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Table of Contents

ACKNOWLEDGMENTS vi

INTRODUCTION vii

BASICS 1

ESSENTIAL INGREDIENTS AND TECHNIQUES

SALSAS 42

IGNITING THE FIRE OF FLAVOR

GUACAMOLES 100

THE CHUNKY AND THE SMOOTH

ADOBOS 120

SIMPLE PUREES WITH SOULFUL APPLICATIONS

MOLES & PIPIANES 148

MEXICO'S ICONIC SAUCES

MORE IDEAS FOR USING MEXICAN SAUCES 210

SIDES 244

FOR ROUNDING OUT YOUR MEAL

SOURCES 258

INDEX 259

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Customer Reviews

Average Rating 4.5
( 4 )
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Sort by: Showing all of 5 Customer Reviews
  • Posted November 18, 2012

    Absolutely the Best

    I have purchased so many Mexican cookbooks but this one is the absolute best. Great flavors every time, loads of variety with practical and easy to find ingredients.

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  • Posted January 3, 2012

    more from this reviewer

    a welcome addition to cookbook collection

    Gave Truly Mexican to my Mexican daughter-in-law who was pleased with it. Although she has made many of the items in the book, she felt there were new recipes that she would try. Loved the photos.

    H.Gmitro

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  • Posted October 21, 2011

    more from this reviewer

    Beyond What You Know at Your Favorite Restaurant

    TLiving in Northern California I have many options for good, authentic Mexican food. However, reproducing some of the more complicated items at home can be a challenge. With regional variations and a different version of common recipes between each family, molé and other things can be tough to tackle on your own.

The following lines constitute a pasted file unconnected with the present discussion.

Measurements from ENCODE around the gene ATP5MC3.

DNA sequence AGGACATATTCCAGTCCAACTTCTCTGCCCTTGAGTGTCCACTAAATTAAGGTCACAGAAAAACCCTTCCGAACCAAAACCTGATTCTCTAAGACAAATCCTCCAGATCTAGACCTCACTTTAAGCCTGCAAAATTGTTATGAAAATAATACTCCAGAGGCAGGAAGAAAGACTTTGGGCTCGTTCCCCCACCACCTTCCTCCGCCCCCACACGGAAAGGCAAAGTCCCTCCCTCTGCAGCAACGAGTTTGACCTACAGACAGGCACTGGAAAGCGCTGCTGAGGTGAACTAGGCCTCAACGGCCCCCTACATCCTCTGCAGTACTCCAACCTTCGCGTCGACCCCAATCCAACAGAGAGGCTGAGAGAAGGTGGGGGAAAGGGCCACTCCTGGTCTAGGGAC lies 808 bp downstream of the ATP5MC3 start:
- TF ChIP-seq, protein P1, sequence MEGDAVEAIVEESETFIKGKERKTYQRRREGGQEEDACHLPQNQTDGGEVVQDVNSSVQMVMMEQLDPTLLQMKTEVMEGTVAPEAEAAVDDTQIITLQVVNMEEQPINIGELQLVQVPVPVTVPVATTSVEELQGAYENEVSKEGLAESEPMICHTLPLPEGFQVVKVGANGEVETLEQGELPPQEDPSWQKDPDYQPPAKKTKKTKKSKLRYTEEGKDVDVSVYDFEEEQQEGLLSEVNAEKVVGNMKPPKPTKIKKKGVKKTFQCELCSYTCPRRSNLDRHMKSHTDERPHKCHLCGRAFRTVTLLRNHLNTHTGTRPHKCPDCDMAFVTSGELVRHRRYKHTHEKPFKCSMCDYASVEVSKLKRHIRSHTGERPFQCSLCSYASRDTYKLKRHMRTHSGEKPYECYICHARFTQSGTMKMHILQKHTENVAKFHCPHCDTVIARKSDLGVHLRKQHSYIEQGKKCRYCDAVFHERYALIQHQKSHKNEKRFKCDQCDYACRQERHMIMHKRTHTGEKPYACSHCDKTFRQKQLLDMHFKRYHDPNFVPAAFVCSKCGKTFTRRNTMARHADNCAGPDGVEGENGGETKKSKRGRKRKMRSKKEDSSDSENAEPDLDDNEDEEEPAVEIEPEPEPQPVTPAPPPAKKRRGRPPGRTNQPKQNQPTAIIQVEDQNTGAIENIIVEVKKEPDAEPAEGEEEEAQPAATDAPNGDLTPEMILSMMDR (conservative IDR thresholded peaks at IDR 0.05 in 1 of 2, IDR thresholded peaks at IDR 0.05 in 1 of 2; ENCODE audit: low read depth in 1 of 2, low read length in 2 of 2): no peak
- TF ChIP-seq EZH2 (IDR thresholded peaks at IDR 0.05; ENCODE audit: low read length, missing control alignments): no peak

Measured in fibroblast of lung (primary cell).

The Truly Mexican cookbook provides a resource to solve this problem. In many ways it seems to reflect a more normal way of preparing these dishes at home. The style and approach is more of an assemblage rather than a more traditional cookbook. In other words, you get recipes for sauces, for meats to go with sauces and a variety of side dishes to combine with your meals as you wish.

    Most home cooks will find this more accurately reflects figuring out what to fix for dinner. Often the though process goes something like this: I have pasta.what shape.okay, left over tomatoes for sauce so then what style.do I want to use the leftover chicken or some beef? In the same way you can tap the layered, fabulous flavors of traditional Mexican cooking and still use what you have on hand. In a hurry, this cookbook can be a bit frustrating. You are unlikely to be able to get a meal on the table in 20 minutes using this book. Be sure to save your explorations for those opportunities when you have a little more time and maybe even have a glass of wine while you're cooking.

    You'll find sauces that clearly originated with Spanish settlers, traditional combinations from New World ingredients specifically from various regions in Mexico. Fortunately, the author provides substitutions if you don't have access to the traditional, local ingredients. One of the side dishes turned out to be our favorite: Zucchini and Corn with Cream. I highly recommend spending some time with this beautiful cookbook.